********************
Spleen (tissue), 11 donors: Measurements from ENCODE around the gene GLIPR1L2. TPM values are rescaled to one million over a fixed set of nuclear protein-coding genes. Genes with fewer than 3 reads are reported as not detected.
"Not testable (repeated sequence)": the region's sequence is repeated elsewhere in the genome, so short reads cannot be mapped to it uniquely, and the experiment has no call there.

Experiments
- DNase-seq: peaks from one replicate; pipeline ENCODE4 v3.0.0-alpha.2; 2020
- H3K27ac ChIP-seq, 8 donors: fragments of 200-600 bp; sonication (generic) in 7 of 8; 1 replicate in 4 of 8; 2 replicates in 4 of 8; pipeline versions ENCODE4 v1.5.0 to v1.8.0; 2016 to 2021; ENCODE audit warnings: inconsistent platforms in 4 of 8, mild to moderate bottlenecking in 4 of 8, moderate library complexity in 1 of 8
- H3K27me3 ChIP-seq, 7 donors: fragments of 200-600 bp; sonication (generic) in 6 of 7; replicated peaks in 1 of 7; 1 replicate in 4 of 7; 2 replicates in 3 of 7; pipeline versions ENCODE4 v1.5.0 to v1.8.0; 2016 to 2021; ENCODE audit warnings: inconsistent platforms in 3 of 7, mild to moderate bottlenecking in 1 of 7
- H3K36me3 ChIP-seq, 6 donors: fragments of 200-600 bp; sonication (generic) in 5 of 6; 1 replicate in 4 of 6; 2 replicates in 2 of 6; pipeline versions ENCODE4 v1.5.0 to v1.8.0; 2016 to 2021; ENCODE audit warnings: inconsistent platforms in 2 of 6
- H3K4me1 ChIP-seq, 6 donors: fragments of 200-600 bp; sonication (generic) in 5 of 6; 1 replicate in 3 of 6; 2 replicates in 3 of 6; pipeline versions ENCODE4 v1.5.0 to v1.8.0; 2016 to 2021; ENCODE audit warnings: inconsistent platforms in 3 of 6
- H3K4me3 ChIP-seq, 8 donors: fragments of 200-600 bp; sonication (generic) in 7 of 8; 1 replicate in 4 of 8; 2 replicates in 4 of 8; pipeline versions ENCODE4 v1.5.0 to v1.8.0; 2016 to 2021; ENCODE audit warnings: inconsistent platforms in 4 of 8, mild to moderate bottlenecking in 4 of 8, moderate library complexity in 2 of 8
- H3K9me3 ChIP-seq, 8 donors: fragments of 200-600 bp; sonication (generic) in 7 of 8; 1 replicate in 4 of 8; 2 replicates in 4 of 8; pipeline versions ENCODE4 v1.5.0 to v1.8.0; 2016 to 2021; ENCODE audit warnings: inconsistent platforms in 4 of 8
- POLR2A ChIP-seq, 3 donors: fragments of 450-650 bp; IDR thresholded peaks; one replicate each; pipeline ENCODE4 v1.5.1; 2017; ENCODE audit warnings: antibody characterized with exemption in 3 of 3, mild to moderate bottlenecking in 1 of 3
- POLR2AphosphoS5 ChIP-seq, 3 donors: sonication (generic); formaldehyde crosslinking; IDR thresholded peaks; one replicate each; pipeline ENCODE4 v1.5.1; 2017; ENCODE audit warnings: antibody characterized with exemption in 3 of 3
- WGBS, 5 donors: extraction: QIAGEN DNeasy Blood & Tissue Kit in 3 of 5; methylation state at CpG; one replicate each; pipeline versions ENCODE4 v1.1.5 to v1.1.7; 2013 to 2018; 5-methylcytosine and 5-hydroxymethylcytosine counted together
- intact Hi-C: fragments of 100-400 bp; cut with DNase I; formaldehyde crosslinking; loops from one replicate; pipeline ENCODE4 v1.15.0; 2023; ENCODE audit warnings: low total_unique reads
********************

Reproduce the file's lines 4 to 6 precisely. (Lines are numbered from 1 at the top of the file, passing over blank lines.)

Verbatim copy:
- DNase-seq: peaks from one replicate; pipeline ENCODE4 v3.0.0-alpha.2; 2020
- H3K27ac ChIP-seq, 8 donors: fragments of 200-600 bp; sonication (generic) in 7 of 8; 1 replicate in 4 of 8; 2 replicates in 4 of 8; pipeline versions ENCODE4 v1.5.0 to v1.8.0; 2016 to 2021; ENCODE audit warnings: inconsistent platforms in 4 of 8, mild to moderate bottlenecking in 4 of 8, moderate library complexity in 1 of 8
- H3K27me3 ChIP-seq, 7 donors: fragments of 200-600 bp; sonication (generic) in 6 of 7; replicated peaks in 1 of 7; 1 replicate in 4 of 7; 2 replicates in 3 of 7; pipeline versions ENCODE4 v1.5.0 to v1.8.0; 2016 to 2021; ENCODE audit warnings: inconsistent platforms in 3 of 7, mild to moderate bottlenecking in 1 of 7